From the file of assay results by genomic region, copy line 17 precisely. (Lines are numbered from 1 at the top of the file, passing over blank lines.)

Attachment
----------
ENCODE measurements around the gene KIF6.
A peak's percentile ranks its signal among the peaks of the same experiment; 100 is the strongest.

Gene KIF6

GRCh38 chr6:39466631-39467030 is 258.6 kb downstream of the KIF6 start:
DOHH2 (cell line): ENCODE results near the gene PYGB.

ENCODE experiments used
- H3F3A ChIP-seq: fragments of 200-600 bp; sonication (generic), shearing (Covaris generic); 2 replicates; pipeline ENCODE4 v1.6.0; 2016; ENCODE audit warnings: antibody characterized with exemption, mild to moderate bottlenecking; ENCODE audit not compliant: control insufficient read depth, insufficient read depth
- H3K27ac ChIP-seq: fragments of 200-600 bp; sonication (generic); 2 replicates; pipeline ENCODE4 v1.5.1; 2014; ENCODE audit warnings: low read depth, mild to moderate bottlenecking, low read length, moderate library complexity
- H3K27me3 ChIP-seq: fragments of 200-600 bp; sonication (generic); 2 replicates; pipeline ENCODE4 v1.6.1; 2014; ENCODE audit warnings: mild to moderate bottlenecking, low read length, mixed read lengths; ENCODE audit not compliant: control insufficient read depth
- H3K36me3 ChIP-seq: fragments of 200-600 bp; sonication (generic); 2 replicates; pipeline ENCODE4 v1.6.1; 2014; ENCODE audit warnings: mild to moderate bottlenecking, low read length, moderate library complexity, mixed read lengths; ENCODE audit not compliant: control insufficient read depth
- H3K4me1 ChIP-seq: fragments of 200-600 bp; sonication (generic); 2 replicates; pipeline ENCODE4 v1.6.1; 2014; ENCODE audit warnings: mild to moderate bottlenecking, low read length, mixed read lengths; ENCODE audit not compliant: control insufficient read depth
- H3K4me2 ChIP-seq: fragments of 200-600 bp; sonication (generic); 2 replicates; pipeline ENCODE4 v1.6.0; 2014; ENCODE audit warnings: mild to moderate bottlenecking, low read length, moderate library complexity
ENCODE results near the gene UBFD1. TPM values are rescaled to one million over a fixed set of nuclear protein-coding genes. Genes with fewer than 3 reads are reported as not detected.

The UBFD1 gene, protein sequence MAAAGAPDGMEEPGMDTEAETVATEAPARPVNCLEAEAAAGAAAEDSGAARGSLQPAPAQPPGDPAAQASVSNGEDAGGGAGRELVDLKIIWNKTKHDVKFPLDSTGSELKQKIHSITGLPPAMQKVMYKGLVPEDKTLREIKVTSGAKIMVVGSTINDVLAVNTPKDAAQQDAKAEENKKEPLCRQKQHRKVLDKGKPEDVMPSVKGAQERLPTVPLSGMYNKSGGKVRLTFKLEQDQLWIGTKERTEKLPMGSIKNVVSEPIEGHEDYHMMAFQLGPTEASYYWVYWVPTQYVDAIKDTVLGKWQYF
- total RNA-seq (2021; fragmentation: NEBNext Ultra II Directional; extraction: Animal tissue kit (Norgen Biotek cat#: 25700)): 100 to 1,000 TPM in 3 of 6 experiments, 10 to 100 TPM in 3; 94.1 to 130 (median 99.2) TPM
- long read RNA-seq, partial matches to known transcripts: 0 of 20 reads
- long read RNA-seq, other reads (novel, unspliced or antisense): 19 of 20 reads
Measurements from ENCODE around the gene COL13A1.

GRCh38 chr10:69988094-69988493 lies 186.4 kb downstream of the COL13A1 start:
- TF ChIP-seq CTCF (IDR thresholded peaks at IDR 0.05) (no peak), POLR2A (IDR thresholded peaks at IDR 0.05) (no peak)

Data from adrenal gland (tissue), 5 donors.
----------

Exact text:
- long read RNA-seq, other reads (novel, unspliced or antisense): 19 of 20 reads